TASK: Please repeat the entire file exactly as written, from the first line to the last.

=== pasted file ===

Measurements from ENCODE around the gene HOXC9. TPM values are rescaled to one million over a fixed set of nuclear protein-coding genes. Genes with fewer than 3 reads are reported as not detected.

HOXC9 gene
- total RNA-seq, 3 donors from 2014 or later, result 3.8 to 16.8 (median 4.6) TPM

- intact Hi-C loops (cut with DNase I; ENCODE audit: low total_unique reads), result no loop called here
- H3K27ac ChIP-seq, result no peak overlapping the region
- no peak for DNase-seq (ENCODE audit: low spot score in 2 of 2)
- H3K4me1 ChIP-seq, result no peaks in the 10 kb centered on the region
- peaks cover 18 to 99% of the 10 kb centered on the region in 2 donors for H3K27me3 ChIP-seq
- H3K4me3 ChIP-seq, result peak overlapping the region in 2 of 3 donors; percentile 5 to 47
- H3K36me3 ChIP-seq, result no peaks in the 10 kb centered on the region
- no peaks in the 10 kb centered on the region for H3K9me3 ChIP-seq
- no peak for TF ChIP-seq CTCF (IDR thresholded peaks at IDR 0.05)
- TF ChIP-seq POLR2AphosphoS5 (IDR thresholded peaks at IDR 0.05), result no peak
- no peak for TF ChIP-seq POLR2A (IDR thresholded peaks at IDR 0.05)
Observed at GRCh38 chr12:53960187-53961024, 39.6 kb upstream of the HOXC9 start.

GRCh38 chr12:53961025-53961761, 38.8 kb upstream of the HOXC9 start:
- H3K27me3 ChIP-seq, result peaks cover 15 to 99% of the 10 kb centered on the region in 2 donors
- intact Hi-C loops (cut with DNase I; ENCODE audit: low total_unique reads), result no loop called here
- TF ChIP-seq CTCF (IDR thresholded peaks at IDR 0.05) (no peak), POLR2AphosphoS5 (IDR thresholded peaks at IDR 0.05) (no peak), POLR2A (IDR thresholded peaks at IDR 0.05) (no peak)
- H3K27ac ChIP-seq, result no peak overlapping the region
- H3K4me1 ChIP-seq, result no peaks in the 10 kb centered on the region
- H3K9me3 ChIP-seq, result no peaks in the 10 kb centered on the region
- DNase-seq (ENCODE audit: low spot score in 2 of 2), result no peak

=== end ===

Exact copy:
Measurements from ENCODE around the gene HOXC9. TPM values are rescaled to one million over a fixed set of nuclear protein-coding genes. Genes with fewer than 3 reads are reported as not detected.

HOXC9 gene
- total RNA-seq, 3 donors from 2014 or later, result 3.8 to 16.8 (median 4.6) TPM

- intact Hi-C loops (cut with DNase I; ENCODE audit: low total_unique reads), result no loop called here
- H3K27ac ChIP-seq, result no peak overlapping the region
- no peak for DNase-seq (ENCODE audit: low spot score in 2 of 2)
- H3K4me1 ChIP-seq, result no peaks in the 10 kb centered on the region
- peaks cover 18 to 99% of the 10 kb centered on the region in 2 donors for H3K27me3 ChIP-seq
- H3K4me3 ChIP-seq, result peak overlapping the region in 2 of 3 donors; percentile 5 to 47
- H3K36me3 ChIP-seq, result no peaks in the 10 kb centered on the region
- no peaks in the 10 kb centered on the region for H3K9me3 ChIP-seq
- no peak for TF ChIP-seq CTCF (IDR thresholded peaks at IDR 0.05)
- TF ChIP-seq POLR2AphosphoS5 (IDR thresholded peaks at IDR 0.05), result no peak
- no peak for TF ChIP-seq POLR2A (IDR thresholded peaks at IDR 0.05)
Observed at GRCh38 chr12:53960187-53961024, 39.6 kb upstream of the HOXC9 start.

GRCh38 chr12:53961025-53961761, 38.8 kb upstream of the HOXC9 start:
- H3K27me3 ChIP-seq, result peaks cover 15 to 99% of the 10 kb centered on the region in 2 donors
- intact Hi-C loops (cut with DNase I; ENCODE audit: low total_unique reads), result no loop called here
- TF ChIP-seq CTCF (IDR thresholded peaks at IDR 0.05) (no peak), POLR2AphosphoS5 (IDR thresholded peaks at IDR 0.05) (no peak), POLR2A (IDR thresholded peaks at IDR 0.05) (no peak)
- H3K27ac ChIP-seq, result no peak overlapping the region
- H3K4me1 ChIP-seq, result no peaks in the 10 kb centered on the region
- H3K9me3 ChIP-seq, result no peaks in the 10 kb centered on the region
- DNase-seq (ENCODE audit: low spot score in 2 of 2), result no peak